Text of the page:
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    Jefferson Adams

    The Celiac Disease - Depression Connection

    Jefferson Adams
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    Reviewed and edited by a celiac disease expert.

    Celiac.com 03/15/2008 - For the first time, medical researchers have shown that an activation of the inflammatory response system accompanies major depression and that pro-inflammatory cytokines and lipopolysaccharide (LPS) may trigger symptoms of depression. In the face of the study results, researchers are recommending that patients with depression be screened for leaky gut using IgM and IgA panels.

    Researchers set out to determine the role played by increased gastrointestinal permeability coupled with an increased translocation of LPS from gram-negative bacteria in the pathophysiology of major depression (MDD). The researcher team was made up of M. Maes, M. Kubera, J.C. Leunis. The team created a study to evaluate serum levels of IgM and IgA against LPS of the gram-negative enterobacteria Hafnia Alvei, Pseudomonas Aeruginosa, Morganella Morganii, Pseudomonas Putida, Citrobacter Koseri, and Klebsielle Pneumoniae in MDD patients and normal controls.



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    Compared to the non-depressive control groups, patients with major depression (MDD) showed significantly greater prevalences and median values for serum IgM and IgA against LPS of enterobacteria. Increased levels of IgM and IgA are associated with fatigue, autonomic and gastro-intestinal symptoms and a subjective feeling of infection.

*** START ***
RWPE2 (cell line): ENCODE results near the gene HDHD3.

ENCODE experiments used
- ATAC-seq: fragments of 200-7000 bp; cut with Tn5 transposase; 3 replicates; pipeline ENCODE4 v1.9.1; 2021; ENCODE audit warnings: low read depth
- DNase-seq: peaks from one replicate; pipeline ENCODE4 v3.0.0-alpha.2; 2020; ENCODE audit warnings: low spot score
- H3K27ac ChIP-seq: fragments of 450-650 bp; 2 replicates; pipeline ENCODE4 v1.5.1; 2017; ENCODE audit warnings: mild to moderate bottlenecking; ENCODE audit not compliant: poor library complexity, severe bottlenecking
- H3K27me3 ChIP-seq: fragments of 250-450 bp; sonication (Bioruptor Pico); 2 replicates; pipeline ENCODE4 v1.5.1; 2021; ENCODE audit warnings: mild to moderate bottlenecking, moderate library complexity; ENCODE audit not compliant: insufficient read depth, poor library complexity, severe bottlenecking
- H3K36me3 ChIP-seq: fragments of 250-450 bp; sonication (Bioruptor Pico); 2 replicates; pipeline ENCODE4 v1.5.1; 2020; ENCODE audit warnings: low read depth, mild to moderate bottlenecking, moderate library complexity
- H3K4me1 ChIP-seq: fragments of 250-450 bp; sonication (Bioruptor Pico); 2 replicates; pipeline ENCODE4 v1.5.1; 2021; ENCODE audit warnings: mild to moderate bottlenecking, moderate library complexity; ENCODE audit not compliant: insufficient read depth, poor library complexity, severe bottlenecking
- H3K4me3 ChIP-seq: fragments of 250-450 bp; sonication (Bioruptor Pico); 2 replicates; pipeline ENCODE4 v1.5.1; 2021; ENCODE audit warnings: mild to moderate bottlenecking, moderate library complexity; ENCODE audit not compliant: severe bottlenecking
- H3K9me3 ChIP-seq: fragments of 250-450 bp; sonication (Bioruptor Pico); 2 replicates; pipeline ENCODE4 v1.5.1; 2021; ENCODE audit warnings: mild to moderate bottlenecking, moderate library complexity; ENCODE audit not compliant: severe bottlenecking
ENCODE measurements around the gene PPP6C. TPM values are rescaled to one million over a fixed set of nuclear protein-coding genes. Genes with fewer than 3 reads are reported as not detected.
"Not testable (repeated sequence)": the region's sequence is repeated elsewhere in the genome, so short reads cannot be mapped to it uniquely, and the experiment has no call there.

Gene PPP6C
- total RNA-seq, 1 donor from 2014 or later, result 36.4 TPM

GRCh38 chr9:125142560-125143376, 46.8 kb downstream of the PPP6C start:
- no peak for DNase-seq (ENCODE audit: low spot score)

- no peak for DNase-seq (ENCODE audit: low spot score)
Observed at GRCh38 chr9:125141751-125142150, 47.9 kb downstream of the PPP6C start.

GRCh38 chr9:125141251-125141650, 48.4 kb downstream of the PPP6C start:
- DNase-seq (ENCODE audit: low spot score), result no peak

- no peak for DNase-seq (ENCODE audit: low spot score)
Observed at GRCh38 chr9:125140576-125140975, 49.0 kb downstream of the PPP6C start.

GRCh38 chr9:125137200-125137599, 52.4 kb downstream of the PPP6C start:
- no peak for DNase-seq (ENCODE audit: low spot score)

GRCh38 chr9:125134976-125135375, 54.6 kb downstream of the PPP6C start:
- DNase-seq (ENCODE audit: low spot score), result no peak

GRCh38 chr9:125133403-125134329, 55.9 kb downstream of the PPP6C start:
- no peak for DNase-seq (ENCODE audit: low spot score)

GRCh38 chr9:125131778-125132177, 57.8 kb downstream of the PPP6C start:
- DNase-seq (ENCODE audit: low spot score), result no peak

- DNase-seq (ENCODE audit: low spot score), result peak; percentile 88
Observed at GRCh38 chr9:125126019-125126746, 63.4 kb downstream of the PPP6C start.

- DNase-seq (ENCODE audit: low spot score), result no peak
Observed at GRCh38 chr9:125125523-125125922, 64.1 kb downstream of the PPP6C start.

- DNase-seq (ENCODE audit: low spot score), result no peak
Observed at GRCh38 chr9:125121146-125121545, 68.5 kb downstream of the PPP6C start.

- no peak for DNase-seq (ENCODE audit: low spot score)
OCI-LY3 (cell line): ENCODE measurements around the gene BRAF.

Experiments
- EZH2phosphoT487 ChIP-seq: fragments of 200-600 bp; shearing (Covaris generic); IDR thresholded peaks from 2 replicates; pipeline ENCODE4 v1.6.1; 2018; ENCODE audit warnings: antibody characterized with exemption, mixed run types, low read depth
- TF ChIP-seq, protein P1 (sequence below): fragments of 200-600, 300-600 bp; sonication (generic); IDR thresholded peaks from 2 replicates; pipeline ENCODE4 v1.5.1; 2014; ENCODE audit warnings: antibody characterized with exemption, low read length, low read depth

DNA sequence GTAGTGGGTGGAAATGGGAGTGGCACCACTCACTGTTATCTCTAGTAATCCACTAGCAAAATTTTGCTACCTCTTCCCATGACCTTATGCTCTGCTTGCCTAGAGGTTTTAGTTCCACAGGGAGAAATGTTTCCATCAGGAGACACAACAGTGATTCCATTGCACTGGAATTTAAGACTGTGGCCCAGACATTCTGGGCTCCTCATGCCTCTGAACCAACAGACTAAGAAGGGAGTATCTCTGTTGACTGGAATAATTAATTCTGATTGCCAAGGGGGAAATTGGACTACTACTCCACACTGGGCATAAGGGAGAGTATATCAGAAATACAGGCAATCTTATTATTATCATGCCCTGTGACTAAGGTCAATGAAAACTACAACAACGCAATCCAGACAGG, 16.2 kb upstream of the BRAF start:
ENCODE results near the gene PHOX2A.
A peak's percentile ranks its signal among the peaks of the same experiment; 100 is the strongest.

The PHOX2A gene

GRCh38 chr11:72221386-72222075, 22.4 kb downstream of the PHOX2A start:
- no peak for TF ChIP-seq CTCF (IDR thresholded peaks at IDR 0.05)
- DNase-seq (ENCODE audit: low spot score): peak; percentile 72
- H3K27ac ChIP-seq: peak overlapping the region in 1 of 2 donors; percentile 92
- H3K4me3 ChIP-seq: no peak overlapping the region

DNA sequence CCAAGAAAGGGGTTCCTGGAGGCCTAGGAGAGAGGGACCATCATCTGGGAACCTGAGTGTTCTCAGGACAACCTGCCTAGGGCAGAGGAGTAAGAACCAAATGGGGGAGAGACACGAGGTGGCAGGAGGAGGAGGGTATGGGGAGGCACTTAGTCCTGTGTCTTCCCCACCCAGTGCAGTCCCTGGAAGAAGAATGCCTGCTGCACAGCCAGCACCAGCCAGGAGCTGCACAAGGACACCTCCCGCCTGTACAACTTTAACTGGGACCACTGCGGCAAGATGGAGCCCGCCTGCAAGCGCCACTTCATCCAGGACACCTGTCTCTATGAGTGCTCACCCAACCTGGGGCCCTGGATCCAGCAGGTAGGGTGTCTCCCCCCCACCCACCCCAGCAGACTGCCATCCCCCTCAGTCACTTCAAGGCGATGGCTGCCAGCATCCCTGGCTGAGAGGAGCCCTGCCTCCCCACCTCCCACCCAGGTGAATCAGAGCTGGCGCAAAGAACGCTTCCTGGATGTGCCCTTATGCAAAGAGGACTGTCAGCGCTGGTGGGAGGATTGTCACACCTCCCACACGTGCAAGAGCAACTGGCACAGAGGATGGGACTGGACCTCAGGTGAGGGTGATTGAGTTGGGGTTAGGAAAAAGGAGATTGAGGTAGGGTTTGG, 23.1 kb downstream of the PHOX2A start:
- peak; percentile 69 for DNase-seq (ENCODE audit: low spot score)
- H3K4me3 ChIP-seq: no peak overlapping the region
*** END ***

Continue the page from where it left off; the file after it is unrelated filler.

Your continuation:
Leaky Gut a Factor in Major Depression

    The results demonstrate that intestinal mucosal dysfunction marked by an elevated translocation of gram-negative bacteria (leaky gut) plays a role in the inflammatory pathophysiology of depression.

    Researchers are suggesting that IgM and IgA panels be used to screen people who suffer from depression for leaky gut.

    Neuro Endocrinol Lett. 2008 Feb;29(1):117-24.

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    Would it be advisable then, that all people suffering from major depression be put on strict gluten free diets? Perhaps even in the mental hospitals, it may be helpful to observe gluten free diets for those with bloated abdomens.

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    I used to have an extreme fatigue for all my life at midday and was treated with bipolar (borderline, manic depressive) sickness for years (by drugs). Now I do not use medicines and I do not have the extreme fatigue--simply by following this gluten-free diet.

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    This was a great article, although I was hoping for something a bit more in depth.

     

    In response to #2, I'm not a doctor, but from what I've read about Celiac disease, and a gluten free diet, it isn't wise to do it unless you are certain that it is celiac disease. I suffer from depression, and I'm now getting tested for Celiac disease. I think it may be a wise decision to get tested for celiac disease if you have depression and stomach problems that accompany it. I've always felt that there was more to my stomach problems then what the doctors were thinking. Trust your gut instinct when it comes to things like that. You know your body better then anyone, including doctors.